Fear of Forgetting
There is a moment when parents look away because it’s too hard. There are many, many moments afterwards when they can’t stop seeing
My friend says after she lost her son, she would crawl into his bed just to smell him. She was terrified of the day when his scent would be gone forever. She’d close her eyes and hear his footsteps in the hall, and when she couldn’t hear them any more she cried. A parent’s greatest fear is losing a child. After that comes the fear the child will be forgotten.
I’ve seen it too many times, and now someone else I love is going through it. Shock, grief, anger, lostness, emptiness, flashbacks, anger, desolation, anger, bottomless hopeless endless aching. You beg for it to stop, but you’re afraid if it does you’ll lose the only connection you have left. My friend said she was furious at God for letting the sun come up the day after her son died. Where is God?
God is a parent. God is a parent who watched the people He was trying to reach strip the skin off the body of His perfect boy. Jesus had healed and restored people, pointed them toward the love of God in ways they’d never understood before. Motivated by a psychotic sense of justice and mob fever, they crucified Him. When he hung dying, and asked for a drink, they gave Him vinegar and laughed. Jesus knew it was coming. He actually foretold his death a few times. In John 12:24 NIV He said, “Very truly I tell you, unless a kernel of wheat falls to the ground and dies, it remains only a single seed. But if it dies, it produces many seeds.” The sacrifice was worth it to Him. He came to earth as the essence of God poured into a body, and willingly entered this madhouse where adoration turns to aggression in a minute and nobody gets out alive.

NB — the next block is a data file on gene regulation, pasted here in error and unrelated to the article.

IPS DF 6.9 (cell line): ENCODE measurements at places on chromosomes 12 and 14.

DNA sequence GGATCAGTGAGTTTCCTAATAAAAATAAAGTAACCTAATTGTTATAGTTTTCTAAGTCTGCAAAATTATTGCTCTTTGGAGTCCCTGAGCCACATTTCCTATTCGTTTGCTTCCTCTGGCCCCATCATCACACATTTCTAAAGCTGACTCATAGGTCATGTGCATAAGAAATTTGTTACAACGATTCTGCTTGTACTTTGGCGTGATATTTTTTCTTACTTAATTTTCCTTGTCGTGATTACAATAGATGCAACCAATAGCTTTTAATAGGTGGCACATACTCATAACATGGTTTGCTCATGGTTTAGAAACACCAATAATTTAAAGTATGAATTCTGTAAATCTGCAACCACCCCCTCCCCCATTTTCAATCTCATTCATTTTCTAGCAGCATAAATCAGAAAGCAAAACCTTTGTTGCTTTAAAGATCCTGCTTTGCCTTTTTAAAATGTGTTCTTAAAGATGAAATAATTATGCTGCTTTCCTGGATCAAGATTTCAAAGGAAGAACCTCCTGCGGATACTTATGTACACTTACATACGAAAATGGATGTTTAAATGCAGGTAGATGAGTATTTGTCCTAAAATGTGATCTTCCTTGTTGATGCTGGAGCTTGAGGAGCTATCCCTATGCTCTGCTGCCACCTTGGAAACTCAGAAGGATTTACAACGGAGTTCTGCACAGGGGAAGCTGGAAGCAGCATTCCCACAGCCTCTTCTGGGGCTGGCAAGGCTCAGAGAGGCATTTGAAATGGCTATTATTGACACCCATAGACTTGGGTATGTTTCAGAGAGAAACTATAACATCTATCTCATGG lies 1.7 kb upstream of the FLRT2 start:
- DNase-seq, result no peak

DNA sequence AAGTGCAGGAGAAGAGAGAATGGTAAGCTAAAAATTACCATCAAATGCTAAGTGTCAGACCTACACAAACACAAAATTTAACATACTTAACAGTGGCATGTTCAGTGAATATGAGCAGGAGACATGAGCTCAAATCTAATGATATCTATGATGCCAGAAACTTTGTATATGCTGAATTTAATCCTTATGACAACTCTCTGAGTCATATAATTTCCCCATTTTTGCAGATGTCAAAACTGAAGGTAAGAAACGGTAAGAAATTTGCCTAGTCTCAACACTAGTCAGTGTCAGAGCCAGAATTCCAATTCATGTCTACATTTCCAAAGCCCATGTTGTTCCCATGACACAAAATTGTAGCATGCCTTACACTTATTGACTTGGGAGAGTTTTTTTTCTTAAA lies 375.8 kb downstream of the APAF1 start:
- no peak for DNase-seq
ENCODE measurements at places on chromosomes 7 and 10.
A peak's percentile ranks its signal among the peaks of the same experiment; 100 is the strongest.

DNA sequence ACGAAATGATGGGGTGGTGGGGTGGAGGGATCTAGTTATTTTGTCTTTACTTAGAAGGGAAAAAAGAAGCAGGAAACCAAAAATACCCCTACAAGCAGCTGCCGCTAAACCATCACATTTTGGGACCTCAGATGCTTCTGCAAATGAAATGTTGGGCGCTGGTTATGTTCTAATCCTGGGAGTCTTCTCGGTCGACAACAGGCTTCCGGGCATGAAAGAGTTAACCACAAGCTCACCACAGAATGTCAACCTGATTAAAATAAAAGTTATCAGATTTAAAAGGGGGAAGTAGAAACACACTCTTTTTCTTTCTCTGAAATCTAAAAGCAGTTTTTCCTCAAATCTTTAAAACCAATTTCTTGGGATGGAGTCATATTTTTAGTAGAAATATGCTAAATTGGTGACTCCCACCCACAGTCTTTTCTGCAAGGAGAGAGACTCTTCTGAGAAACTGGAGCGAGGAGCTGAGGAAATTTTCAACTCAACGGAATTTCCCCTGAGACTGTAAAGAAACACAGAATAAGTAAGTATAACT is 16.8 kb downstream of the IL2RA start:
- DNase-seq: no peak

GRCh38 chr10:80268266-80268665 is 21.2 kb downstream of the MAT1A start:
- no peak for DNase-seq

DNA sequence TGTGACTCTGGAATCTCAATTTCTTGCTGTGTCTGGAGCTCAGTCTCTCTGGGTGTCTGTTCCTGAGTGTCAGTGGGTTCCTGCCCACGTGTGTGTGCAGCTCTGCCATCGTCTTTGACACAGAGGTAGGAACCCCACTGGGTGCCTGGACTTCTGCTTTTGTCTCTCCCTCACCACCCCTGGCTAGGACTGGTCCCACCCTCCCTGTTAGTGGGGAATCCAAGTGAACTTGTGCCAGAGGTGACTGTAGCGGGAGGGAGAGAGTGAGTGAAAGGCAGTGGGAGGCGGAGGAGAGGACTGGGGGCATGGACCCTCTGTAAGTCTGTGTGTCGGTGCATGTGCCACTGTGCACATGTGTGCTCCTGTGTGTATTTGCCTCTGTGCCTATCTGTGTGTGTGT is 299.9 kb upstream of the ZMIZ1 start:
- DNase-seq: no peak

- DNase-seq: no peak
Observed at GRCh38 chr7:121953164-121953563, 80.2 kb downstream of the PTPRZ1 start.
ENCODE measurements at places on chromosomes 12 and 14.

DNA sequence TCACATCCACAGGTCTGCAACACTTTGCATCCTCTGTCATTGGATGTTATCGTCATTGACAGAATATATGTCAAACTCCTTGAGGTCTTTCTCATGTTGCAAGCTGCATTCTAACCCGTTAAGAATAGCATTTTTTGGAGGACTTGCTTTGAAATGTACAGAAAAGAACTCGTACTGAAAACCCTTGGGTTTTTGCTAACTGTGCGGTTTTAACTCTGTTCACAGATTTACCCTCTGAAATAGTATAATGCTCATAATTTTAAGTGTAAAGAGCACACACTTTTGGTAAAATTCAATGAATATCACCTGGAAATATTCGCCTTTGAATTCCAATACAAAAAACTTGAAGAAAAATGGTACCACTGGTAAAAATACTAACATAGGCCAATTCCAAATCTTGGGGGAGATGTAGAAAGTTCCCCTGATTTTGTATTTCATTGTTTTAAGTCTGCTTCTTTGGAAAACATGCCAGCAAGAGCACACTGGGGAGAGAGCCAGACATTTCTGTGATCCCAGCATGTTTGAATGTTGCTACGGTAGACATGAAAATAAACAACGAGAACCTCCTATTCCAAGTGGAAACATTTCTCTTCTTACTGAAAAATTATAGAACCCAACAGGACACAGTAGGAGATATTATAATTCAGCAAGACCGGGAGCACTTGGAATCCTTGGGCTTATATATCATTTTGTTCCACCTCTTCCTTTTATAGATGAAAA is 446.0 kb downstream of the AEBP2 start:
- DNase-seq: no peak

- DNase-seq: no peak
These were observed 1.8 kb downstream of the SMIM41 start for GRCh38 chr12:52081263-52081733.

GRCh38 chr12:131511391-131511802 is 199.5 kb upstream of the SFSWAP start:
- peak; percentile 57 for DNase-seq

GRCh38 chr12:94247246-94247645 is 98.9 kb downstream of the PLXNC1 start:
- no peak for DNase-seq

Not every parent loses a child that violently—thank God. But a moment of distraction turns into a fiery crash. A daredevil risk ends in a broken neck. A nap becomes the final sleep. Jesus came because God knows our hearts, but we needed to know His. It’s hard for us to accept comfort from someone who hasn’t been there. In the life, death and resurrection of Jesus, we see a God who’s not sitting in a room texting His concern and advice while we struggle for air in an ocean of grief. No, He endured rejection and injustice and the agony of separation in the off-chance that we might take the hand He extends across the gap between heaven and earth.
“You have my baby already. Just take me, too,” one mother begs. The toys are dusty, the future that overflowed with dreams is now a blank screen. There’s no reason to make hot dogs and macaroni, and food has no taste anyway. The stupid sun just keeps rising.
It does that.
Yesterday, I had the pleasure of sitting with a group of women who are each living lives that fizz up and scent the air around them with energy and hope. Each had a story that developed during a period of intense darkness. My friend who lost her son was there. She says if her son hadn’t died, she would have spent her life totally wrapped up in her little family. She’d never have chosen this road, but over a dozen young men have passed through her life because she had room for them. Boys who needed a caring mom have grown up to shine, and they still light up her world. Her son is not forgotten. He’s eternal, but now he has a legacy here. We ask why God would give us a joy if it’s going to be taken away. Aside from the quantum impact of nobody being born, ever, God knows that a short life has more impact than no life. He is really good at taking the devil’s destruction and making beauty we would never have imagined.
I want so badly to take away the pain every time I see someone hurt. Only God can do that, God and time. You may want life to be over, because it feels like it’s over already. Jesus’ words in John 12 would never have been heard if John hadn’t stuck around to share them.
If you’re hurting today, for whatever reason, let God be there for you. Know that pain doesn’t disappear in a blinding flash, but if you’re still on this earth, there will be a day when instead of being mad that the sun still rises, you’ll bring sunshine to others.